• What, if anything, does the customer get on top of the base product, sometimes referred to as an augmented product? What kind of extras do you offer, such as guarantees, ongoing support, and community?


  • Where does the prospect engage with your business, content or promotions?

  • On which platform is the offer made, and at which point in the purchase decision process does that happen?

  • Where can the consumer buy your product/service? Are there multiple options available?

  • What channels do you use to offer regular additional content and follow up communications?


  • Are there any special deals, incentives, time limits, or quantity limits?

  • Where is the customer in the purchase process? Where is the customer physically?

  • How does the customer access this information?


  • How is the product or service priced? Is pricing consistent across channels? If not, is there a good reason?

  • How do you sell other products or services?

4. Develop your creative.

In a nutshell, ‘creative’ relates to how your product/service is presented to prospects, customers and the public. How are you putting out the information everyone needs to see to engage with your business? It encompasses five distinct components.

  • Branding. How is your organization’s branding incorporated into your content, advertising, social media or other promotional pieces? How is your brand positioned in the marketplace?

  • Product benefits. How does your offering meet the needs of your leads?

  • Media platform. Since media-format specifics influence creative presentation, you must consider where the promotion is going to be distributed or shared.

  • Call-to-action. How does your promotion overcome customer indecision and close the deal?

  • Response channels. How do customers purchase the product? Options include online, mobile retail, phone and snail mail.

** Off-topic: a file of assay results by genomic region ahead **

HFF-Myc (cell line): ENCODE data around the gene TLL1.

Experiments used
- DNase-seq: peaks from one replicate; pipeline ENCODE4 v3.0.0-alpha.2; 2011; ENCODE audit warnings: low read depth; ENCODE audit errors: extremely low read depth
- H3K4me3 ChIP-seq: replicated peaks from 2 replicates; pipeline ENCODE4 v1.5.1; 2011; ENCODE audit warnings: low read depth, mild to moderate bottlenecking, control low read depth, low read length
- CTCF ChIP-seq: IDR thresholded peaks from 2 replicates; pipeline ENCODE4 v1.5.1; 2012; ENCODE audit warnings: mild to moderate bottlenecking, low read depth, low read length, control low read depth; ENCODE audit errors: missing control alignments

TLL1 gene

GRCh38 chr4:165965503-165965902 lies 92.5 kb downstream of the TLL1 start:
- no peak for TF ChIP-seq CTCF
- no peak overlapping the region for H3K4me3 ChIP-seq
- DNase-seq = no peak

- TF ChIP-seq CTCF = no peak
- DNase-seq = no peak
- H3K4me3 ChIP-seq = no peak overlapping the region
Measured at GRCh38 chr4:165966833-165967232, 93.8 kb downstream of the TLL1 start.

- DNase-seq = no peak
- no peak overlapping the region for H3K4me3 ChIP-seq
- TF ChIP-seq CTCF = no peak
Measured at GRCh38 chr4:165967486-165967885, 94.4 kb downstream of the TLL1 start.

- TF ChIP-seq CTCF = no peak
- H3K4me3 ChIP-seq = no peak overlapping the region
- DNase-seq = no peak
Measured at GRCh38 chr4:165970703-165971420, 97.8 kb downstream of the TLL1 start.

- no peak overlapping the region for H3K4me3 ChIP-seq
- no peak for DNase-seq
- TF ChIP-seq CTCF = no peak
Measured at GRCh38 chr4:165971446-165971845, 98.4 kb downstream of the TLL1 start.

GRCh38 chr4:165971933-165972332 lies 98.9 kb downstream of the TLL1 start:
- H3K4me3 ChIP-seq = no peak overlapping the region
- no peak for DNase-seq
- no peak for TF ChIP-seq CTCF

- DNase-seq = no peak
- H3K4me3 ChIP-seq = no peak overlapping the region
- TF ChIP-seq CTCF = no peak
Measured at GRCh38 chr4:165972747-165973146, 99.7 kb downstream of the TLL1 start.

5. Choose your channel.

Cover all your bases: you’ll need to use a combination of distribution and promotion to get your content or promotion into the hands of its maximum potential audience. You want this information to be available in a format that they find easy-to-consume (think of text, photographs, video, audio, animation clips or PDFs). Whichever media you use, it should be aligned with your business goals to reach the appropriate target audience. What does that look like?

  • Social media. Ah, the belle of the ball. Social media platforms are useful for extending your reach to a broad audience.

  • Owned media. These are platforms your organization owns. They generally reach your prospects and past customers since you have a way to contact them. This includes your website, blog and email list. Don’t underestimate your owned media.

  • Third-party media. Also known as paid media, this refers to aggregated audiences owned by other media entities or companies. They normally require payment but can also include guest posts or list exchanges.

6. Determine your success metrics.

There’s only one way to know if your plan is working and getting the results you are aiming for, or whether something needs to be adjusted for maximum impact: the metrics. Pore over your success metrics to assess your results and determine your marketing’s effectiveness in achieving your intended goals. Again, this is why it’s so helpful to set goals that are specific and measurable.

Each of these six goals should be unpacked and adapted to your specific marketing goals to make sure that you’re focused on accomplishing your business objectives in the right way, at the right time, with the right resources.

Are you ready to set up your actionable marketing framework and get the results you want? We can help you with that! Megan Killion Consulting is a team of dedicated, experienced professionals who are equipped to meet your specific targets and get you the leads you want. Give us a shout, and we can start working together to meet your unique business needs.